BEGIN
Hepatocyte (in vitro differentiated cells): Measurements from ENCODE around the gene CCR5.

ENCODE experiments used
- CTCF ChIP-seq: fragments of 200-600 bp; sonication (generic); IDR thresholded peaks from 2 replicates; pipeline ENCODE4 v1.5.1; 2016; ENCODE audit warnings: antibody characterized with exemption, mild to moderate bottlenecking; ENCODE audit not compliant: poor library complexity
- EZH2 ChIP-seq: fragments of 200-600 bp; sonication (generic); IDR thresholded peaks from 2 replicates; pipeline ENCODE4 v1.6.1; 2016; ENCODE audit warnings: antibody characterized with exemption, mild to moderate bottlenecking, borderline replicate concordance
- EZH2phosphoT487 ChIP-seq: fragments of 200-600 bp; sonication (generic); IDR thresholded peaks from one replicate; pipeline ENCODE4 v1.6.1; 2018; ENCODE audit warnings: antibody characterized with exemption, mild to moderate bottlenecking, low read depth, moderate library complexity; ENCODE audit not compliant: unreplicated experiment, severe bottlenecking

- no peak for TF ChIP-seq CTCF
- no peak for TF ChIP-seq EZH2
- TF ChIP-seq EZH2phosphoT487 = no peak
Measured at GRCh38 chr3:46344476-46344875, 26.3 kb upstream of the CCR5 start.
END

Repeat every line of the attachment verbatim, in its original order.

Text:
Hepatocyte (in vitro differentiated cells): Measurements from ENCODE around the gene CCR5.

ENCODE experiments used
- CTCF ChIP-seq: fragments of 200-600 bp; sonication (generic); IDR thresholded peaks from 2 replicates; pipeline ENCODE4 v1.5.1; 2016; ENCODE audit warnings: antibody characterized with exemption, mild to moderate bottlenecking; ENCODE audit not compliant: poor library complexity
- EZH2 ChIP-seq: fragments of 200-600 bp; sonication (generic); IDR thresholded peaks from 2 replicates; pipeline ENCODE4 v1.6.1; 2016; ENCODE audit warnings: antibody characterized with exemption, mild to moderate bottlenecking, borderline replicate concordance
- EZH2phosphoT487 ChIP-seq: fragments of 200-600 bp; sonication (generic); IDR thresholded peaks from one replicate; pipeline ENCODE4 v1.6.1; 2018; ENCODE audit warnings: antibody characterized with exemption, mild to moderate bottlenecking, low read depth, moderate library complexity; ENCODE audit not compliant: unreplicated experiment, severe bottlenecking

- no peak for TF ChIP-seq CTCF
- no peak for TF ChIP-seq EZH2
- TF ChIP-seq EZH2phosphoT487 = no peak
Measured at GRCh38 chr3:46344476-46344875, 26.3 kb upstream of the CCR5 start.